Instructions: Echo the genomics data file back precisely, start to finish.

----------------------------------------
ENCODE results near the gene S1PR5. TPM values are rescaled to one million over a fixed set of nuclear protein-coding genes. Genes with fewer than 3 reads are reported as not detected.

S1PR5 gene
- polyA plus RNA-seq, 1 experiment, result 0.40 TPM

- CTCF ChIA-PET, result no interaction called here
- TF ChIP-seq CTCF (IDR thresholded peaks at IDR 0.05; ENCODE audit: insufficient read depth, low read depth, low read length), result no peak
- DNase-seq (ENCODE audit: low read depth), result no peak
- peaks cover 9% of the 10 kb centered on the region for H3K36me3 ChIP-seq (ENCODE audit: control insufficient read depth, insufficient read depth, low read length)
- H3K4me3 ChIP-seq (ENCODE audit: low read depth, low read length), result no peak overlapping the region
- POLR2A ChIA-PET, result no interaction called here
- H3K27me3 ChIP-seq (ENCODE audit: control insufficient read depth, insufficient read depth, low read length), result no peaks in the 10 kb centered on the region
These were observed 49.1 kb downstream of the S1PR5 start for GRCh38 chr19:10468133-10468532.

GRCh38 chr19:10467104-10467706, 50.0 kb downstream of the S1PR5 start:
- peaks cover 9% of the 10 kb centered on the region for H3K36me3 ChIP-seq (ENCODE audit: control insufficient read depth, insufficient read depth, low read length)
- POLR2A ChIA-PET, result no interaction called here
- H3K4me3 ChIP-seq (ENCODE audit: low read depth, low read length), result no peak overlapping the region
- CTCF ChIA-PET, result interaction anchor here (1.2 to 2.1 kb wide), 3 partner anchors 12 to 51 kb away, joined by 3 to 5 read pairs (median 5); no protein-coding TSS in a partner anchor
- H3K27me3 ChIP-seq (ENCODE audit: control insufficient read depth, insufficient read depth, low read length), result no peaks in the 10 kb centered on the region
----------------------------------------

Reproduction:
ENCODE results near the gene S1PR5. TPM values are rescaled to one million over a fixed set of nuclear protein-coding genes. Genes with fewer than 3 reads are reported as not detected.

S1PR5 gene
- polyA plus RNA-seq, 1 experiment, result 0.40 TPM

- CTCF ChIA-PET, result no interaction called here
- TF ChIP-seq CTCF (IDR thresholded peaks at IDR 0.05; ENCODE audit: insufficient read depth, low read depth, low read length), result no peak
- DNase-seq (ENCODE audit: low read depth), result no peak
- peaks cover 9% of the 10 kb centered on the region for H3K36me3 ChIP-seq (ENCODE audit: control insufficient read depth, insufficient read depth, low read length)
- H3K4me3 ChIP-seq (ENCODE audit: low read depth, low read length), result no peak overlapping the region
- POLR2A ChIA-PET, result no interaction called here
- H3K27me3 ChIP-seq (ENCODE audit: control insufficient read depth, insufficient read depth, low read length), result no peaks in the 10 kb centered on the region
These were observed 49.1 kb downstream of the S1PR5 start for GRCh38 chr19:10468133-10468532.

GRCh38 chr19:10467104-10467706, 50.0 kb downstream of the S1PR5 start:
- peaks cover 9% of the 10 kb centered on the region for H3K36me3 ChIP-seq (ENCODE audit: control insufficient read depth, insufficient read depth, low read length)
- POLR2A ChIA-PET, result no interaction called here
- H3K4me3 ChIP-seq (ENCODE audit: low read depth, low read length), result no peak overlapping the region
- CTCF ChIA-PET, result interaction anchor here (1.2 to 2.1 kb wide), 3 partner anchors 12 to 51 kb away, joined by 3 to 5 read pairs (median 5); no protein-coding TSS in a partner anchor
- H3K27me3 ChIP-seq (ENCODE audit: control insufficient read depth, insufficient read depth, low read length), result no peaks in the 10 kb centered on the region